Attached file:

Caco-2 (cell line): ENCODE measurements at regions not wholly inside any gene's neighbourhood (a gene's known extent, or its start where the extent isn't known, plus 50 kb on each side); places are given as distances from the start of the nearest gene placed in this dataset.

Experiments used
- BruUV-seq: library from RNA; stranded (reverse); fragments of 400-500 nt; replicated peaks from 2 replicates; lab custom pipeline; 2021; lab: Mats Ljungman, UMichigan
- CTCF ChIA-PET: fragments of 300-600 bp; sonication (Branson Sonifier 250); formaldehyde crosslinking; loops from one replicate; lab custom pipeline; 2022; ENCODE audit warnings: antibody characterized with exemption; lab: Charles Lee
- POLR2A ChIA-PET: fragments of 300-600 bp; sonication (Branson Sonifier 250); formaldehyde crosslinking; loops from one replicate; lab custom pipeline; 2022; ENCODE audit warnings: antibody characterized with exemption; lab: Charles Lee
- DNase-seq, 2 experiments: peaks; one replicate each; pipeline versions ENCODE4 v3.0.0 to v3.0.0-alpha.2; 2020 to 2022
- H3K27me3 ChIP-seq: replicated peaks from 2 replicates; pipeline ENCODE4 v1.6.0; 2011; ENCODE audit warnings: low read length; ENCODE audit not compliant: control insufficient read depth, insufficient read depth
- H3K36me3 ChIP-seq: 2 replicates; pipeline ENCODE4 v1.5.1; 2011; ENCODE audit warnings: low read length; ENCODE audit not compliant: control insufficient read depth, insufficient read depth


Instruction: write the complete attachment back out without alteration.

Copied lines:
Caco-2 (cell line): ENCODE measurements at regions not wholly inside any gene's neighbourhood (a gene's known extent, or its start where the extent isn't known, plus 50 kb on each side); places are given as distances from the start of the nearest gene placed in this dataset.

Experiments used
- BruUV-seq: library from RNA; stranded (reverse); fragments of 400-500 nt; replicated peaks from 2 replicates; lab custom pipeline; 2021; lab: Mats Ljungman, UMichigan
- CTCF ChIA-PET: fragments of 300-600 bp; sonication (Branson Sonifier 250); formaldehyde crosslinking; loops from one replicate; lab custom pipeline; 2022; ENCODE audit warnings: antibody characterized with exemption; lab: Charles Lee
- POLR2A ChIA-PET: fragments of 300-600 bp; sonication (Branson Sonifier 250); formaldehyde crosslinking; loops from one replicate; lab custom pipeline; 2022; ENCODE audit warnings: antibody characterized with exemption; lab: Charles Lee
- DNase-seq, 2 experiments: peaks; one replicate each; pipeline versions ENCODE4 v3.0.0 to v3.0.0-alpha.2; 2020 to 2022
- H3K27me3 ChIP-seq: replicated peaks from 2 replicates; pipeline ENCODE4 v1.6.0; 2011; ENCODE audit warnings: low read length; ENCODE audit not compliant: control insufficient read depth, insufficient read depth
- H3K36me3 ChIP-seq: 2 replicates; pipeline ENCODE4 v1.5.1; 2011; ENCODE audit warnings: low read length; ENCODE audit not compliant: control insufficient read depth, insufficient read depth